regexp question (truly exact match ?...)

    Dec 17 2010 | 12:13 am
    after having done some serious research in the forum and the web concerning regexp code i still haven't found the solution for this (i hope) very trivial problem:
    i want to check, if a sentence (i.e. a string) contains the word "there".
    as i am looking for an exact match i surround it in b boundaries so the object looks like this:
    regexp (\bthere\b)
    the problem is, that strings like "there's a xxx" are also matched. could anybody help me modifying the regexp so that apostrophes are excluded ?
    (the general issue here is that i really miss something like a NOT operator in regexp... or did i just overlook something ?)
    thanks for any hint !

    • Dec 17 2010 | 12:20 am
      The caret or ^ is a not operator just within a pair of square brackets []
      I forget exactly how regexp works a lot of the time so whenever I want to write a regexp I end up here:
    • Dec 17 2010 | 12:43 am
      I'm not really familiar with regexp but it seems to me you have to include the space's in front of, and after "there" so it will only include "stand-alone" there's
      Like this; " there "
      Good luck!
    • Dec 17 2010 | 12:45 am
      hi, alex thanks a lot for your reply. only ... it doesn't work ;-)
      the problem here is that with this caret in brackets REGEXP searches for an extra element, whereas i want it to match exactly after "there" and not match after "there's"
      i.e. the formula
      ============================ regexp (\bthere[^']\b) ============================
      wouldn't match "there" anymore
    • Dec 17 2010 | 1:38 am
      You probably need to roll your own version of \b possibly making use of the pipe operator to match several slightly different scenarios.
      Start by enumerating *exactly* when you want it to match and when not.
      This might work:
      This should match at the start of the input or after a non-word character except ' Same kind of thing at the end.
      Might have got it wrong though - haven't tested it.
    • Dec 17 2010 | 1:51 am
      yeah ! that really seem's to work ! i did no heavy testing yet, but the example strings behave like they should!
      thanks a lot, alex !
      (but hey, what a monster of regexp code, really ugly to look at ...)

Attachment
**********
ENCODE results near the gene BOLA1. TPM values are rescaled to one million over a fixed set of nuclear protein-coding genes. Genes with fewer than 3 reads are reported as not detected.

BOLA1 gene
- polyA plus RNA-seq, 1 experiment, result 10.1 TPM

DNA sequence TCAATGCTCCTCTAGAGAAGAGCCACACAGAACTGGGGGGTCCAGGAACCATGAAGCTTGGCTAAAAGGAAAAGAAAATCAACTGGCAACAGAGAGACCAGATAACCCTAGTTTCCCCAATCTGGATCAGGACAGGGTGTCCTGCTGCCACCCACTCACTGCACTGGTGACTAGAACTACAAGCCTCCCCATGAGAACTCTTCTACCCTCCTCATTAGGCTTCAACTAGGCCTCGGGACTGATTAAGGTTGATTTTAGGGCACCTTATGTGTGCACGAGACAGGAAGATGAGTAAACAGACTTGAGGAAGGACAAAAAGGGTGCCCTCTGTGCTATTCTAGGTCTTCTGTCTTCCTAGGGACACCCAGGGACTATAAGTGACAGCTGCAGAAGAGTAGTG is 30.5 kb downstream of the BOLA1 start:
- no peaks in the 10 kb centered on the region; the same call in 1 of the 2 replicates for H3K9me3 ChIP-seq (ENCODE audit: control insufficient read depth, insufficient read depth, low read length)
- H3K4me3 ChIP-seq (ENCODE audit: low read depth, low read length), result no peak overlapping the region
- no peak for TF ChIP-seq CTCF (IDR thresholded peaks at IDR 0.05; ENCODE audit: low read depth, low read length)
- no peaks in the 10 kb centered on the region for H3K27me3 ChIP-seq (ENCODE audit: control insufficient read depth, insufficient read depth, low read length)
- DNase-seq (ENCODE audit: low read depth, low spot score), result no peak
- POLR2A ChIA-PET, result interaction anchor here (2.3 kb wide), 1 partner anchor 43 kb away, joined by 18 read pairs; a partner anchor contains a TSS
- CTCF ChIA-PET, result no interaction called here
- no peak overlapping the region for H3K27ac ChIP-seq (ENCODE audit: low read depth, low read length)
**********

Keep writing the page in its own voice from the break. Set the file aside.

• Dec 17 2010 | 1:52 am
      you also *might* be able to do it with numbers through [atoi]. Run the whole string through [atoi] and you'll get a list of the "number-chars", then try [zl sub] to compare the list to the word "there" (also run through [atoi], which gives 32 116 104 101 114 101 32, including spaces at beginning and end). So you'd be looking for that group of values in the master list, and [zl sub] will give you "found: 1" and "position: 10" or wherever.
    • Dec 17 2010 | 2:58 am
      Don't bother with the b and stuff..
      If you only want to check for "there" in a sentence then all you need to do is tell the regexp that it should look for "there" where 'something' obviously is whatever it is; its not of your concern.
      So: "^*.there.*$" (no "", but see snippet below).
      This means: From the start of the sentence (^) check for whatever kind of character (.* (. any character and * "one or x appearances")) until you get to a point where some letter combination needs to be there ('there'). After this combination any kind of characters can appear until the end of the sentence ($).
      And because you want to pinpoint to 'there' you want to use () so that it becomes a back reference.
      Alas, here's my proof of example:
      Edit: The trigger object doesn't have to be there, but I used it here to make my example as easy to understood as possible.
    • Dec 17 2010 | 4:03 am
      That last example will match "theremin" and "weathered" though. You probably need to include all the punctuation you don't mind preceeding/following the word in non-capturing brackets (or the option of it being the very first or last character) like so:
      regexp (?:[\s({[]|^)(there)(?:[]\s}).,!?';:]|$)
    • Dec 17 2010 | 2:58 pm
      hi, regexp gurus !
      thanks a lot for joining into this discussion and for all your nice help. now i already gained way more inside into the whole thing than i had before.
      concerning the simplicity of the task i always re-learn that regular expression is really quite a beast to tame ...
      cheers, guys !
    • Dec 17 2010 | 3:00 pm
      sorry, should have been "insight"
      greetings from the land of PISA loosers ;-)